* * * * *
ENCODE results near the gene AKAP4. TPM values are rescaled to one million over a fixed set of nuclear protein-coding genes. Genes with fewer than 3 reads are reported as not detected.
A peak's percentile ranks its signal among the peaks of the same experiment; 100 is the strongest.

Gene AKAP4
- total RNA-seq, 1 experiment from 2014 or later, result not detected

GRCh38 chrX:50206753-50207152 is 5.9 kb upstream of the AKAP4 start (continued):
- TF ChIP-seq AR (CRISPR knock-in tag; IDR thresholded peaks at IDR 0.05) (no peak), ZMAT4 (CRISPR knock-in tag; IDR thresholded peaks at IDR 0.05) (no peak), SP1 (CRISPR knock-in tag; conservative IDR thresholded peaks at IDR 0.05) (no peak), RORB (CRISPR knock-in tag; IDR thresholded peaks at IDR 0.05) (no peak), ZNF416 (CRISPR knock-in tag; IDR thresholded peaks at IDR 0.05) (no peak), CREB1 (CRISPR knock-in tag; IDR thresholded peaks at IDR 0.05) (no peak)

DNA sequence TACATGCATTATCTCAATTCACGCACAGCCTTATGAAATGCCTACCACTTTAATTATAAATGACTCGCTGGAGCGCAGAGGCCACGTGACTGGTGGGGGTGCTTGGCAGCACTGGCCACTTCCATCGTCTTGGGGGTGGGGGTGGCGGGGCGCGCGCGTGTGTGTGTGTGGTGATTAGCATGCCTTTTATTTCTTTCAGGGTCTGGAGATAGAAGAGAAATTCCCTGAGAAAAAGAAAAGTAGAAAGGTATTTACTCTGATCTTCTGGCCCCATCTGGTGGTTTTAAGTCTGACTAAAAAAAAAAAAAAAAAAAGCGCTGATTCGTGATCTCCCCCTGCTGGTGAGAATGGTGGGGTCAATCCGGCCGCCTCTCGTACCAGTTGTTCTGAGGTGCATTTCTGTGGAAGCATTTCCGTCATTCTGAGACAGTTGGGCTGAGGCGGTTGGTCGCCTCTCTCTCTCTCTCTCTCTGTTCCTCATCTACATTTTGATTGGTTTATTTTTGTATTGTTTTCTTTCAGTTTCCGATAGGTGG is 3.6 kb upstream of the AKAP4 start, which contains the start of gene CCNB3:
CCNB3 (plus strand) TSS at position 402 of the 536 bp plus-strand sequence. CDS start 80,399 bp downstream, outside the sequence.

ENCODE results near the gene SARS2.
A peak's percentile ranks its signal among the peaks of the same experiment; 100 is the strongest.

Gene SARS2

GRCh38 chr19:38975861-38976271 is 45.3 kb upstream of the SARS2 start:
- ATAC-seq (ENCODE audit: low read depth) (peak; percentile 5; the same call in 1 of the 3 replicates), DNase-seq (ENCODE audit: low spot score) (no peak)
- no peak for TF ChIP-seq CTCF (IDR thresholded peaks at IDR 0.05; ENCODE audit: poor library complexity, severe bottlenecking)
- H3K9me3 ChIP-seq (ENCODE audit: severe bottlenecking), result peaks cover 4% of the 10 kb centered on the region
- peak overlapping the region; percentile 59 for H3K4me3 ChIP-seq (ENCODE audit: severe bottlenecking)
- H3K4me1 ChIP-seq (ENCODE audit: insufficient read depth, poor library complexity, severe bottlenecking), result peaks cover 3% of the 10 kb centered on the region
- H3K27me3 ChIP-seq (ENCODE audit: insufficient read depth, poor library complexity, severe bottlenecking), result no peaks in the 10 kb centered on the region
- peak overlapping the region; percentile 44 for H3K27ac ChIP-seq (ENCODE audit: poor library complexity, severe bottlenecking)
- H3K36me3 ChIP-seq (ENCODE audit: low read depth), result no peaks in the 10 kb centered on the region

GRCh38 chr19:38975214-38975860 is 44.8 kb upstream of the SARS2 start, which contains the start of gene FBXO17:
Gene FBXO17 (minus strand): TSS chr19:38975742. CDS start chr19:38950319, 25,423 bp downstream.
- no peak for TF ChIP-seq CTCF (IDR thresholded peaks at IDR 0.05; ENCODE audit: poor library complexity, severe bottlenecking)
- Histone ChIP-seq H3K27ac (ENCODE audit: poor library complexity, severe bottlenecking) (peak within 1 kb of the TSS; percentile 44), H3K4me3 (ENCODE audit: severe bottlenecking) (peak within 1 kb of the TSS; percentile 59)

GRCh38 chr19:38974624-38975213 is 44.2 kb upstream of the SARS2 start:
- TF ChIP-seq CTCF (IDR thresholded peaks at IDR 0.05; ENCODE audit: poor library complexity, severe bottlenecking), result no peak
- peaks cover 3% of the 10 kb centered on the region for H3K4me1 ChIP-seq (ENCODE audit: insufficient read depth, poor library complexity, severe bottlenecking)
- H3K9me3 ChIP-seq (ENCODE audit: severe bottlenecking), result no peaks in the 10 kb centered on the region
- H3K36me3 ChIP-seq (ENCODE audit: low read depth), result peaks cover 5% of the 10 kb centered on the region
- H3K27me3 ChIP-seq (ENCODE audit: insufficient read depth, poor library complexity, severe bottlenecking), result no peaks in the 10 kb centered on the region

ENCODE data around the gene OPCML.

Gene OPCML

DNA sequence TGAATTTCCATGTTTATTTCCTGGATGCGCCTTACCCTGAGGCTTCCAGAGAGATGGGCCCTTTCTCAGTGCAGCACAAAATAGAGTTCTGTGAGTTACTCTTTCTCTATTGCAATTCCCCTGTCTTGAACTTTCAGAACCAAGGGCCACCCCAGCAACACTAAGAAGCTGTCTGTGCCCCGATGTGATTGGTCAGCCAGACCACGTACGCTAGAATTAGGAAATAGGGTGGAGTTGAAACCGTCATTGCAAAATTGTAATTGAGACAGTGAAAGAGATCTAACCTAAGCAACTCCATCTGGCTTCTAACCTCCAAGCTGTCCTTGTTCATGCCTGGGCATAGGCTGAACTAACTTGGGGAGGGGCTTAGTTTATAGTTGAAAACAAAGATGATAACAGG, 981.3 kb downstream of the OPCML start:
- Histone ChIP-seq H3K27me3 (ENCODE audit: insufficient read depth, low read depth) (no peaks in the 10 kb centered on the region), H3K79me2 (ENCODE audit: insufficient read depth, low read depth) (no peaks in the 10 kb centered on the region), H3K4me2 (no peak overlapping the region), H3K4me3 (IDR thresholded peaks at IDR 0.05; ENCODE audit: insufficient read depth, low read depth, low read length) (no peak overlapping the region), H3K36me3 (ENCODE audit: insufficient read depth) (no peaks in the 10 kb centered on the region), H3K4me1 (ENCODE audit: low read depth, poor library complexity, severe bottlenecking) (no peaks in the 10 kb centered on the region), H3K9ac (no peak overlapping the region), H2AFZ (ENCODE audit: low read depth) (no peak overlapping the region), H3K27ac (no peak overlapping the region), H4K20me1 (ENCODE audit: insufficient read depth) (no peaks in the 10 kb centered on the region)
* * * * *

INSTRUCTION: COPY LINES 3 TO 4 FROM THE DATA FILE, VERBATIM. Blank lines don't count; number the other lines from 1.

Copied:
Gene AKAP4
- total RNA-seq, 1 experiment from 2014 or later, result not detected